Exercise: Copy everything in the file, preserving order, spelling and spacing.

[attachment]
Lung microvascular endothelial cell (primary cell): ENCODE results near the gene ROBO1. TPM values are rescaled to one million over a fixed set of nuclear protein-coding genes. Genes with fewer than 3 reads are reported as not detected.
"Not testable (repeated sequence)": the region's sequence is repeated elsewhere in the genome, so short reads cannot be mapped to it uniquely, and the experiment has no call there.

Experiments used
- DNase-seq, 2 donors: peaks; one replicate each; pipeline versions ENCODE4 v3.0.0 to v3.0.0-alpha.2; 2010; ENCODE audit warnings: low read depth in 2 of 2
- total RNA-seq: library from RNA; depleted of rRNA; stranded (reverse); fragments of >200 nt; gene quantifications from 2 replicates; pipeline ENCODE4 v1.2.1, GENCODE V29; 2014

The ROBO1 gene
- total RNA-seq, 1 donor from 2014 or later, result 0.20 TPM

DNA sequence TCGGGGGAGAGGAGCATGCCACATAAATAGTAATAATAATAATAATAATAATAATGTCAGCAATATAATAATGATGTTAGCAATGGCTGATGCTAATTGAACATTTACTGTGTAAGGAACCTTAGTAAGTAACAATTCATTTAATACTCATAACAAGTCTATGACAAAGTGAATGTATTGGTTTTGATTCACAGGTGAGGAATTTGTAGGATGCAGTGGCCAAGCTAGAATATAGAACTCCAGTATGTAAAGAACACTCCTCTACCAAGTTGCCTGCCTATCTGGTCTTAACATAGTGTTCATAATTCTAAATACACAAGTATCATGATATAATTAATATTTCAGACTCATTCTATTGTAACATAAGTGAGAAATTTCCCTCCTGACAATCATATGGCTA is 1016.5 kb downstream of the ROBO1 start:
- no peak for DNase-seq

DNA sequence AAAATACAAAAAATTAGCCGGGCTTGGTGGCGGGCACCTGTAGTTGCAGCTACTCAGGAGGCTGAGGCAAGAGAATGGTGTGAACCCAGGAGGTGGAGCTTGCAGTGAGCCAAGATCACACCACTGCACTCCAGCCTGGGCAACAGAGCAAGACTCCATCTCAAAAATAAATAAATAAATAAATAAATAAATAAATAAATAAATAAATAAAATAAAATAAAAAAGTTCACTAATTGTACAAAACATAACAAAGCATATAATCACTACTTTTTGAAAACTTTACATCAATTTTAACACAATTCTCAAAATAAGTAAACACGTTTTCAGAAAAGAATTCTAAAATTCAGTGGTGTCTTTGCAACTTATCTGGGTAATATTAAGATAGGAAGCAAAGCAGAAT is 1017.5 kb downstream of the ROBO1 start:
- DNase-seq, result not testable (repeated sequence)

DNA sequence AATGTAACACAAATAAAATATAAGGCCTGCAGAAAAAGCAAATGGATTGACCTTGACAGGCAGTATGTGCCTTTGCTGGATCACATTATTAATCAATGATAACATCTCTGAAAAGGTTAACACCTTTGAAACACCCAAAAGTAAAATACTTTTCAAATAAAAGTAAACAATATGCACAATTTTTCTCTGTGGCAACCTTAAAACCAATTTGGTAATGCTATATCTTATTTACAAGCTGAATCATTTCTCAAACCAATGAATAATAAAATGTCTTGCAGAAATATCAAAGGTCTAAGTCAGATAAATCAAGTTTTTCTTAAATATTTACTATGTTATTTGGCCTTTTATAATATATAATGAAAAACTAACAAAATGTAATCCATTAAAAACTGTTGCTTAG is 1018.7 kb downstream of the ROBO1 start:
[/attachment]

Lung microvascular endothelial cell (primary cell): ENCODE results near the gene ROBO1. TPM values are rescaled to one million over a fixed set of nuclear protein-coding genes. Genes with fewer than 3 reads are reported as not detected.
"Not testable (repeated sequence)": the region's sequence is repeated elsewhere in the genome, so short reads cannot be mapped to it uniquely, and the experiment has no call there.

Experiments used
- DNase-seq, 2 donors: peaks; one replicate each; pipeline versions ENCODE4 v3.0.0 to v3.0.0-alpha.2; 2010; ENCODE audit warnings: low read depth in 2 of 2
- total RNA-seq: library from RNA; depleted of rRNA; stranded (reverse); fragments of >200 nt; gene quantifications from 2 replicates; pipeline ENCODE4 v1.2.1, GENCODE V29; 2014

The ROBO1 gene
- total RNA-seq, 1 donor from 2014 or later, result 0.20 TPM

DNA sequence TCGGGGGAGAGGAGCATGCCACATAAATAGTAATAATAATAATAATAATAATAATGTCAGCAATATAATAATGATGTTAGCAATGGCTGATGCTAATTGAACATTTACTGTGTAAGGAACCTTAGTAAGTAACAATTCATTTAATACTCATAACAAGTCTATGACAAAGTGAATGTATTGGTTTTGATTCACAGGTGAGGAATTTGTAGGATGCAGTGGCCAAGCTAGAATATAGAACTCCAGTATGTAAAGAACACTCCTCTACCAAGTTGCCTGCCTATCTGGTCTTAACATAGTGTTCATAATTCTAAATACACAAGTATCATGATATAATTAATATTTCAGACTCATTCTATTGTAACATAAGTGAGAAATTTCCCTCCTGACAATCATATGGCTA is 1016.5 kb downstream of the ROBO1 start:
- no peak for DNase-seq

DNA sequence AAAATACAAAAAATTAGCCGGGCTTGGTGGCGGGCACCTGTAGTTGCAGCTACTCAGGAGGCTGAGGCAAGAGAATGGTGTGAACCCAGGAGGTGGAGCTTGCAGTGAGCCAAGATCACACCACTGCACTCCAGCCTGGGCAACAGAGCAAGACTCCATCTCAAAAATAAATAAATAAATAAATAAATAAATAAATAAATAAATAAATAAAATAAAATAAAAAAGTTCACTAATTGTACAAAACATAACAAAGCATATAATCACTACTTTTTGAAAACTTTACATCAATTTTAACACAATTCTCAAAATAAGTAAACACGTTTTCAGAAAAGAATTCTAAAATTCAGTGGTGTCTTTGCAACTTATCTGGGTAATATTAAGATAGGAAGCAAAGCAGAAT is 1017.5 kb downstream of the ROBO1 start:
- DNase-seq, result not testable (repeated sequence)

DNA sequence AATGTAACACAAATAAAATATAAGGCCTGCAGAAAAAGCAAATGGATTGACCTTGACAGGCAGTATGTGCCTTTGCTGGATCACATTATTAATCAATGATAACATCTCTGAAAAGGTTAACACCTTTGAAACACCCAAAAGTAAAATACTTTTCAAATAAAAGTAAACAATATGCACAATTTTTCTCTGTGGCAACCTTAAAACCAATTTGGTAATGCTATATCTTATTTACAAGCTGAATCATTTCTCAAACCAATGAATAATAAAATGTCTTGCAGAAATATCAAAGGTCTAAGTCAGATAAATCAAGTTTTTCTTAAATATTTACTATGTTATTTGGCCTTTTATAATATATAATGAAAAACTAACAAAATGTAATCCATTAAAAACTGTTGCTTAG is 1018.7 kb downstream of the ROBO1 start: